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It’s normal to talk about mental health – so do it

Tom Fitzpatrick

We launched our mental health campaign, Mind Matters, to promote awareness and instigate positive change in the industry back in January.

Mind had shortlisted us for Best Publication against the Guardian’s Healthcare Professionals Network, the Sunday Express, Metro.co.uk and Men’s Health. At the award ceremony it was striking to see how normal it was for the UK’s largest broadcast and print media to be exploring mental health on front pages and primetime slots.

But it struck me while reading through Sir Michael Latham’s 1994 Constructing the Team report in the last week, how long it takes for widespread change to occur in this industry. 

Sir Michael passed away earlier this month and the outpouring of affection and respect for him is evident from the response we have received from the industry. I never met the man, but his report was referenced often when I joined CN in 2011 and continues to be raised today.

While there has been much progress in the industry in the last 23 years, thanks in part to the Latham Report, progress in other areas remains frustratingly slow.

Consider this line from his report: “Women are seriously under-represented in the industry. There is no obvious reason why this should be so…”

I wonder what he would have made of the industry in the latter years of his illness. Mental health wouldn’t have been countenanced as something men should be encouraged to talk about when he wrote his seminal report. But it should have been talked about properly before now.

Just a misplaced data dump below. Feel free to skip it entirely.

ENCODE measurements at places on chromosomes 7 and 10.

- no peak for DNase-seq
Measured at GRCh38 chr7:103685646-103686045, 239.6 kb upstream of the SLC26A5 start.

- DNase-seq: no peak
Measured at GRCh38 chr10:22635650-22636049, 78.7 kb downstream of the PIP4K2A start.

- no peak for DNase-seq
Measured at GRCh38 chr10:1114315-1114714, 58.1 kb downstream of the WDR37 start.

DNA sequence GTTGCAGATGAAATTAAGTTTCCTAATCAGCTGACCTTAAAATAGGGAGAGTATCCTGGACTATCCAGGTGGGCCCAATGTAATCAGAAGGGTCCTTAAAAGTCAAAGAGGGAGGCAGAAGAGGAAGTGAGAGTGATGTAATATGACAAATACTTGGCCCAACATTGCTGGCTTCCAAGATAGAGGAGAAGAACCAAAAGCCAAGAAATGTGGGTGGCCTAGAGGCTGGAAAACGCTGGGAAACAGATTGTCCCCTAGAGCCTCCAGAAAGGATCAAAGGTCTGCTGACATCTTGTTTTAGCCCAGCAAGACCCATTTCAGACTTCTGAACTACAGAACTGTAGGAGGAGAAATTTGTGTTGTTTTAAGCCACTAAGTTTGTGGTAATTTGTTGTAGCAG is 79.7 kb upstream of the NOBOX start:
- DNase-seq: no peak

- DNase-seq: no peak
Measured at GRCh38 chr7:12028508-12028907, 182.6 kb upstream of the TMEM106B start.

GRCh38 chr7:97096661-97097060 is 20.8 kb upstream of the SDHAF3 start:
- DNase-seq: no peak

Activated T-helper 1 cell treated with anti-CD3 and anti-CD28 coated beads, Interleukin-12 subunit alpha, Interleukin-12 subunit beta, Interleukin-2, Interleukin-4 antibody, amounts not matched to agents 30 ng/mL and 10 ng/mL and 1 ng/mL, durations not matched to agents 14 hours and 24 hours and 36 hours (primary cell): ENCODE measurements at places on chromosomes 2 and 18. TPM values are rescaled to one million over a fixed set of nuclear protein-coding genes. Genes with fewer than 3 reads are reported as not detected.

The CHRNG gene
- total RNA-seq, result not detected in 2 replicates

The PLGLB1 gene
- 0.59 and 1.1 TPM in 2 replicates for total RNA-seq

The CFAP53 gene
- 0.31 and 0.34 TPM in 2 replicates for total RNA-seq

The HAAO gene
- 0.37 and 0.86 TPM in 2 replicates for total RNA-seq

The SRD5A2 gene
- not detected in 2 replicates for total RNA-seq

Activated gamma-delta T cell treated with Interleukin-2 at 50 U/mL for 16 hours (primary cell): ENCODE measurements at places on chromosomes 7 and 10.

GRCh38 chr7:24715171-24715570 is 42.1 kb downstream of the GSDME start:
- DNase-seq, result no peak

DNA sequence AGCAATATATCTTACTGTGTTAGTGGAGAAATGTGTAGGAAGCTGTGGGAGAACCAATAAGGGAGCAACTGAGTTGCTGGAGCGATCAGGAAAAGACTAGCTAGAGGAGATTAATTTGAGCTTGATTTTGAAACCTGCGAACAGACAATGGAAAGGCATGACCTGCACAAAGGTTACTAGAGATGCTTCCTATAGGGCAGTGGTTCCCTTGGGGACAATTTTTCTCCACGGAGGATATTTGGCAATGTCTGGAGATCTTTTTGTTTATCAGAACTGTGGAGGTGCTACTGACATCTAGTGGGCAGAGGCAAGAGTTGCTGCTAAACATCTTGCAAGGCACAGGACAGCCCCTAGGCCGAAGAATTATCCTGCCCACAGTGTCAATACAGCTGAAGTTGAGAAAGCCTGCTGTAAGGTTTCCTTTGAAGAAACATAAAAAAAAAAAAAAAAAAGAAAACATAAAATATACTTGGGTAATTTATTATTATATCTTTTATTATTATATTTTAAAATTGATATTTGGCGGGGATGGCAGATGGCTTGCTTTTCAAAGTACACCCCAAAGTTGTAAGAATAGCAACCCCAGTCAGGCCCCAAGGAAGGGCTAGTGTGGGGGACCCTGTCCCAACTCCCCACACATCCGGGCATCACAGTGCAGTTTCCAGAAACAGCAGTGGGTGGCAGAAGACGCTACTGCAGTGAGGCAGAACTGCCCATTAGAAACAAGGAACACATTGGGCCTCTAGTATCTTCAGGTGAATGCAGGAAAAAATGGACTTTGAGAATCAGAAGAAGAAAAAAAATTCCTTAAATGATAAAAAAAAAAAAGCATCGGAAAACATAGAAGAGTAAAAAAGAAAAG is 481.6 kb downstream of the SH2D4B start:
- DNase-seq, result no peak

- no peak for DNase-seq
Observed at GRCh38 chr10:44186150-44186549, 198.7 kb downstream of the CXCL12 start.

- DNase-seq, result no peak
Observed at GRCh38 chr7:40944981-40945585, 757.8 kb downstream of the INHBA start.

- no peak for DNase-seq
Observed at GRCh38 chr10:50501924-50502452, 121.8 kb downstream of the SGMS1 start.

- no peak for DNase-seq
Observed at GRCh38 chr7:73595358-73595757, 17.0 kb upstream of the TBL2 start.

When we started campaigning on mental health, I wanted CN to raise awareness of the issue and the stigma that surrounds it. That stigma is being broken down in wider society by people who appeared at Mind’s awards this week, from Stephen Fry to Prince Harry, talking about their own experiences.

And what has really struck a chord with the CN team is how powerfully the stories we publish have resonated with readers.

At the CN Summit next week I will be chairing panels on mental health with people striving to make a positive impact in this industry.

There will always be more that can be done. But if companies and individuals are willing to speak out, peoples’ lives will be improved and this industry will shake off the shackles that so often hold it back.

Last chance to book

The final remaining tickets are on sale for the CN Summit next week – be there to hear business-critical insight delivered by 100 speakers from major clients and contractors.

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